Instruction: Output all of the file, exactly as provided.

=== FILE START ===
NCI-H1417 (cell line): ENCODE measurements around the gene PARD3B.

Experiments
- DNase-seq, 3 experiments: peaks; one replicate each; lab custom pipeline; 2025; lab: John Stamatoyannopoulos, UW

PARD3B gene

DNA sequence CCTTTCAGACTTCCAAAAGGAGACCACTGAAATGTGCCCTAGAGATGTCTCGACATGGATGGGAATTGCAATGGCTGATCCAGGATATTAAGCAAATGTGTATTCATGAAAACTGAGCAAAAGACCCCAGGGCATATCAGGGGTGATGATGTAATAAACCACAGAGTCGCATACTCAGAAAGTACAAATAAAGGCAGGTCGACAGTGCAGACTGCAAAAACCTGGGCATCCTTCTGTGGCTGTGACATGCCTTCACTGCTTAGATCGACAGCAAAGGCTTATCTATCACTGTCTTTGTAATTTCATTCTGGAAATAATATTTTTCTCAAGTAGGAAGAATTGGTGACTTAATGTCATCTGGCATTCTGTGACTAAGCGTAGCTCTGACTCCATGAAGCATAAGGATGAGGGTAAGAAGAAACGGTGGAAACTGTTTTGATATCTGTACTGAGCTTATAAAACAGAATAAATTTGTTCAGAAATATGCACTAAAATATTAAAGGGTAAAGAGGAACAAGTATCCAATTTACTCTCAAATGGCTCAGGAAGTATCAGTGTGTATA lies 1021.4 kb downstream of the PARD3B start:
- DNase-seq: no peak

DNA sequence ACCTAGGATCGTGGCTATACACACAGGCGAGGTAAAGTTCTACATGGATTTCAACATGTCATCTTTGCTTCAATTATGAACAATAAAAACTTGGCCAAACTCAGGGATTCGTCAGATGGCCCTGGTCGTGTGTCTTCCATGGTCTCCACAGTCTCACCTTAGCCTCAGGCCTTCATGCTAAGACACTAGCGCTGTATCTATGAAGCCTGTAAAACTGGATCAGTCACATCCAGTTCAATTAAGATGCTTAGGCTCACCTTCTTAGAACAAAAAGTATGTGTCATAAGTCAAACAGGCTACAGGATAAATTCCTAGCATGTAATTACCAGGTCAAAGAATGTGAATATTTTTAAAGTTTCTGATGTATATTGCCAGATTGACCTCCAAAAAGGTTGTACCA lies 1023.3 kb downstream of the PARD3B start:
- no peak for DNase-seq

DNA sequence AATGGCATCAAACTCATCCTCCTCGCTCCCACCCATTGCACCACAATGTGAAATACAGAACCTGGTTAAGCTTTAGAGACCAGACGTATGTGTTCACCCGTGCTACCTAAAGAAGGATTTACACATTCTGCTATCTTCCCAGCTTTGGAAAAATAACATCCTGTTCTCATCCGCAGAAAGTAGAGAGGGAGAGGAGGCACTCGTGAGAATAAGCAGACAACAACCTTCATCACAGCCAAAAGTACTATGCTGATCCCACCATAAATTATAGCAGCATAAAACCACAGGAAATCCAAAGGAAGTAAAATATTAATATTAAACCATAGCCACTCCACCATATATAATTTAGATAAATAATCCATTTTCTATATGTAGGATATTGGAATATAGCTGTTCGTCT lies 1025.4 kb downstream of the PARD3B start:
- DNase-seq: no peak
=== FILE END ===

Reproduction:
NCI-H1417 (cell line): ENCODE measurements around the gene PARD3B.

Experiments
- DNase-seq, 3 experiments: peaks; one replicate each; lab custom pipeline; 2025; lab: John Stamatoyannopoulos, UW

PARD3B gene

DNA sequence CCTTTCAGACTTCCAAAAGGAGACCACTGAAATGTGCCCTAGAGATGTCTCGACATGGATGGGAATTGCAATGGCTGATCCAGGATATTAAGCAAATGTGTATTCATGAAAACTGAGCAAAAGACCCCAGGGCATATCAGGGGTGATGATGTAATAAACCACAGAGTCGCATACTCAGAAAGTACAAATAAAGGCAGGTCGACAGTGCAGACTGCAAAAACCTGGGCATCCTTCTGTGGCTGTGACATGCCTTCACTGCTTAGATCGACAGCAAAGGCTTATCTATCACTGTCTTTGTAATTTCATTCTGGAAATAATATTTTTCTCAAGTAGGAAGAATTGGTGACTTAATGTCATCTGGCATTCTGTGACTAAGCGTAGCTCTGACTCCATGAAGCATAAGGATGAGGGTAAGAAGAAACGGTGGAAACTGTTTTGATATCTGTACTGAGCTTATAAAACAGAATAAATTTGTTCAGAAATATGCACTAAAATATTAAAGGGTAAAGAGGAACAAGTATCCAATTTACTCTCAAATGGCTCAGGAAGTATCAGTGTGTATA lies 1021.4 kb downstream of the PARD3B start:
- DNase-seq: no peak

DNA sequence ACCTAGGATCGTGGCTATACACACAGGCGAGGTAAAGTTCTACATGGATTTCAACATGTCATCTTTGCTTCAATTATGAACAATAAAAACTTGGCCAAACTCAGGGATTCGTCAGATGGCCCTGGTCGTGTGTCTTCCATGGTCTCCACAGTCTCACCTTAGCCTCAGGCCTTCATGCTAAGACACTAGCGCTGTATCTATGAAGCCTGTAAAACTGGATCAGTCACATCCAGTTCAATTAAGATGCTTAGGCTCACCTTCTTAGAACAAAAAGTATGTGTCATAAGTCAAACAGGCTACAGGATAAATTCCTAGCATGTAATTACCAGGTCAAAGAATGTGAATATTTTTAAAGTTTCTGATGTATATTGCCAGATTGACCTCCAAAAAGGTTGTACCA lies 1023.3 kb downstream of the PARD3B start:
- no peak for DNase-seq

DNA sequence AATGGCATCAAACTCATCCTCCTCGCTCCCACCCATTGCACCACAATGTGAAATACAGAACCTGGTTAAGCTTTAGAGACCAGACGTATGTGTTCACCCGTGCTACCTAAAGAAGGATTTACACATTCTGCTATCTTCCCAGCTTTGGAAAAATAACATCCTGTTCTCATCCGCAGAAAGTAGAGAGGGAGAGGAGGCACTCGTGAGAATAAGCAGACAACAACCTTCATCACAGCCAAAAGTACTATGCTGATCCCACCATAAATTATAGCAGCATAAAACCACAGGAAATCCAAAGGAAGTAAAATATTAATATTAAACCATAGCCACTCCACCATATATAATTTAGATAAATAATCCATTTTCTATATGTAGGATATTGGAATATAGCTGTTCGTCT lies 1025.4 kb downstream of the PARD3B start:
- DNase-seq: no peak